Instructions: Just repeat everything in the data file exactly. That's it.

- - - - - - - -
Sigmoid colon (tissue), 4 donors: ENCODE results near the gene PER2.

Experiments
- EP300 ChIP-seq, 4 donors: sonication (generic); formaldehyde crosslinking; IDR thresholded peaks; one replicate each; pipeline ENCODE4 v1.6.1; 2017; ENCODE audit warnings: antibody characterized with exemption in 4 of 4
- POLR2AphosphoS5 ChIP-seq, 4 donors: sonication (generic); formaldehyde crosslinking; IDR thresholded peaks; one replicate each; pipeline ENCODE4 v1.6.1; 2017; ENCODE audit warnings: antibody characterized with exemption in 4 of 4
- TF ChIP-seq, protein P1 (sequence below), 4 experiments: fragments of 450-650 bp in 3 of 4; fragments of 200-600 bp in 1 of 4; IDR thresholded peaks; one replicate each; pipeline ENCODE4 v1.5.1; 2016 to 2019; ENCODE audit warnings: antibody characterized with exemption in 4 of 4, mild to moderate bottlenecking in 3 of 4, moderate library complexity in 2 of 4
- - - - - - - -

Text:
Sigmoid colon (tissue), 4 donors: ENCODE results near the gene PER2.

Experiments
- EP300 ChIP-seq, 4 donors: sonication (generic); formaldehyde crosslinking; IDR thresholded peaks; one replicate each; pipeline ENCODE4 v1.6.1; 2017; ENCODE audit warnings: antibody characterized with exemption in 4 of 4
- POLR2AphosphoS5 ChIP-seq, 4 donors: sonication (generic); formaldehyde crosslinking; IDR thresholded peaks; one replicate each; pipeline ENCODE4 v1.6.1; 2017; ENCODE audit warnings: antibody characterized with exemption in 4 of 4
- TF ChIP-seq, protein P1 (sequence below), 4 experiments: fragments of 450-650 bp in 3 of 4; fragments of 200-600 bp in 1 of 4; IDR thresholded peaks; one replicate each; pipeline ENCODE4 v1.5.1; 2016 to 2019; ENCODE audit warnings: antibody characterized with exemption in 4 of 4, mild to moderate bottlenecking in 3 of 4, moderate library complexity in 2 of 4